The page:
Gayoom wins Maldives president poll
Voters in the Maldives have chosen the brother of the archipelago nation's former strongman ruler to be their new president over the country's first democratically elected leader in a closely fought run-off election.
With just four out of 475 ballot boxes to be counted, Yaamin Abdul Gayoom had 51.39% of the total vote in Saturday's election. Mr Gayoom is the brother of former autocrat Maumoon Abdul Gayoom, who ruled the Indian Ocean nation for 30 years.
Mohamed Nasheed, who was elected president in the first multiparty election in 2008, received 48.61% of the vote. He had 47% in last week's first round to Gayoom's 30%. The runoff was required because no candidate got 50%.
Maldives had failed to elect a president in three attempts since September.
Mr Nasheed led with 47% in last week's first round to Mr Gayoom's 30%.
Mr Gayoom improved on his performance by courting supporters of tourist resort owner Qasim Ibrahim who finished third with 23% of the vote last week.
Mr Ibrahim drew his support from conservative Muslims who accused Mr Nasheed of undermining Islam because of his friendly relations with Israel and Western nations.
Mr Nasheed was the clear pre-election favourite but lost his momentum amid long delays to complete the election.
After his victory became apparent, Mr Gayoom told reporters that Maldivians had decided what was best for them and asked the international community to respect their choice.
"It's now time to bring peace, the people have decided. It's now time for development," Mr Gayoom said.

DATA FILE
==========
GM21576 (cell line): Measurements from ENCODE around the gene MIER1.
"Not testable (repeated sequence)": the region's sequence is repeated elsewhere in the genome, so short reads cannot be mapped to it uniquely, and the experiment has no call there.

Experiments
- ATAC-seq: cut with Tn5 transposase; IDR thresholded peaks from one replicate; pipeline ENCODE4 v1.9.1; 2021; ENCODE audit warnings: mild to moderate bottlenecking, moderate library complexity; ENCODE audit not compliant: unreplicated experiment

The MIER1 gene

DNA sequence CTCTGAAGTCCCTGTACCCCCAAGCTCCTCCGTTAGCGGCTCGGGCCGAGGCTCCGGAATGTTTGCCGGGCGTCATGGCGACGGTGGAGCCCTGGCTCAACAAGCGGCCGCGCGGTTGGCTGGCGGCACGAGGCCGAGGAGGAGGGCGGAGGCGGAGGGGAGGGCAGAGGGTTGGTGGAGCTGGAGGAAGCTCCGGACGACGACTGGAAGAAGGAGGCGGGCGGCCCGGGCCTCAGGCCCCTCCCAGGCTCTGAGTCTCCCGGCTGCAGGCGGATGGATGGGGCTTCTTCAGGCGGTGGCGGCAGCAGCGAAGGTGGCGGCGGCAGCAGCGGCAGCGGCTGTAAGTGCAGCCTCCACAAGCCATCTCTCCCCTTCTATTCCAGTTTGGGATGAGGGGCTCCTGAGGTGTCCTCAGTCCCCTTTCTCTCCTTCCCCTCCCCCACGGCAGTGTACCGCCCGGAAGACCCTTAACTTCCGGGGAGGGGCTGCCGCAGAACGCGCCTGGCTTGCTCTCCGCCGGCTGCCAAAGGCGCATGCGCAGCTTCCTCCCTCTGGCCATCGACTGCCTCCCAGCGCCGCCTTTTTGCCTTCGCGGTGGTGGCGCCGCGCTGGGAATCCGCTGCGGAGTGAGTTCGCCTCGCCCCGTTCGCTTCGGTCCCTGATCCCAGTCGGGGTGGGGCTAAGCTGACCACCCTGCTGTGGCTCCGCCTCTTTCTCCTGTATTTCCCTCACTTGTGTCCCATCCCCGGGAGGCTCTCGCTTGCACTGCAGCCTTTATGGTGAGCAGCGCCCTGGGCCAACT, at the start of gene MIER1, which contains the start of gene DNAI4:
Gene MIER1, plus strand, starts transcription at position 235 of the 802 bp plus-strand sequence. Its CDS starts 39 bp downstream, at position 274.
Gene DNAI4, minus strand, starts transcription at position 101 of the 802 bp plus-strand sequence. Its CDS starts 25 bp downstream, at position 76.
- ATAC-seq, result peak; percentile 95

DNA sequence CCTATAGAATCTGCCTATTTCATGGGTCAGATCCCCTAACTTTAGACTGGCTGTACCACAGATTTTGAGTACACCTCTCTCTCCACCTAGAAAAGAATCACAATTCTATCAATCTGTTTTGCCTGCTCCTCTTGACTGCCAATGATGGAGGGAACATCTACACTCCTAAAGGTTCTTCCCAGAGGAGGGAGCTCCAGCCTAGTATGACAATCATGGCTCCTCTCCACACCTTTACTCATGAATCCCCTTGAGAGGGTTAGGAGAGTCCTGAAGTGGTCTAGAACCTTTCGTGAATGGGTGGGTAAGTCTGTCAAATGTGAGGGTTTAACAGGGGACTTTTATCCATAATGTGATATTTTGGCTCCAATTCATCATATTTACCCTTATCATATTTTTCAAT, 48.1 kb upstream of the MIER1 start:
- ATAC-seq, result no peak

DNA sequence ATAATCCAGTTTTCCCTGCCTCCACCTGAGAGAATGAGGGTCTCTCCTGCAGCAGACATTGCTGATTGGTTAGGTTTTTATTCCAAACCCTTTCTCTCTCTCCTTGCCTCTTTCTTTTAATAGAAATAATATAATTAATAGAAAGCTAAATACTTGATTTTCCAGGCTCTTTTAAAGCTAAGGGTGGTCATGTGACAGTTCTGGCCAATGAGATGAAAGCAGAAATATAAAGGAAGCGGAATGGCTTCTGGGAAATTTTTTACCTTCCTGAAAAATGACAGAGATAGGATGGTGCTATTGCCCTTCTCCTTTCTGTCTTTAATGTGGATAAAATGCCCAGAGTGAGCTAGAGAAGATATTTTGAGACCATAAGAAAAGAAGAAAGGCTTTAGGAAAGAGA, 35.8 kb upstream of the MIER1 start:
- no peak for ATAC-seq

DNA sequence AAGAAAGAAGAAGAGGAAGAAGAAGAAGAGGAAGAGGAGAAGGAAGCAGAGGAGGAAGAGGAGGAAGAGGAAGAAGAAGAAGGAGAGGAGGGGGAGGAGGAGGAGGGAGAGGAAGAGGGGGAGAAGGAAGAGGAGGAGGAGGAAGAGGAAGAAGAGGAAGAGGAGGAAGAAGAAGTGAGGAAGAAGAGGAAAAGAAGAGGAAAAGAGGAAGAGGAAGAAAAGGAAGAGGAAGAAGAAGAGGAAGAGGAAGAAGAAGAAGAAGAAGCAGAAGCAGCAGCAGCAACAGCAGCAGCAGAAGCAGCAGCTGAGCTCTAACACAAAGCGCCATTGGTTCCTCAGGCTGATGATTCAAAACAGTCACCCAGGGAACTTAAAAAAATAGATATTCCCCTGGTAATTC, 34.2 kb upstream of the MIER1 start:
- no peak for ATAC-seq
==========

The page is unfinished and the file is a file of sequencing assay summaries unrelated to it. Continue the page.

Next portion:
Mr Nasheed conceded the election and said he would not challenge the results.
"This is a very happy day for all of us, we now have an elected president," he said. "We don't want to go to the courts."
The Maldives had failed to elect a president in three attempts since September, raising concerns in the international community that the fledgling democracy could slip back to authoritarian rule.
Mr Nasheed received 45% in a September 7 election, but the result was annulled by the Supreme Court after Mr Ibrahim complained that the voters' register contained made-up names and those of dead people.
Last month, police stopped a second attempt at holding the election because all the candidates did not accept a new voters' list as the court had mandated.
The court intervened again to change the runoff election date, which had been set for the day after the November 9 vote. It also ordered incumbent president Mohamed Waheed Hassan to continue in office despite the official end of his term on November 11, purportedly to avoid a constitutional void because the country was past the legal deadline to elect and seat a new president.
The European Union, concerned about the return of authoritarian rule, warned that it was considering "appropriate measures" if the Maldives failed to elect a new president this time. It said further delays would be seen as attempts to prevent Maldivians from exercising their democratic rights.
US State Department spokeswoman Jen Psaki said earlier in the week that Mr Hassan's decision to stay beyond his term endangered the people's right to elect a new leader and called for the election to be concluded soon.
The Maldives has seen much upheaval in the five years since its first multi-party election. There has been conflict between the judiciary, parliament and the presidency, which often worked in different directions. The judiciary and bureaucracy were often accused of being loyal to Mr Gayoom, the former autocratic ruler.
Mr Nasheed was elected in 2008, but resigned midway through his term last year after weeks of public protests and declining support from the military and police over his decision to detain a senior judge whom he perceived to be biased. He later said he was ousted in a coup, but an inquiry commission rejected the allegation.
The Maldives is a predominantly Muslim nation of 350,000 people. About 240,000 Maldivians were eligible to vote and turnout was more than 91%.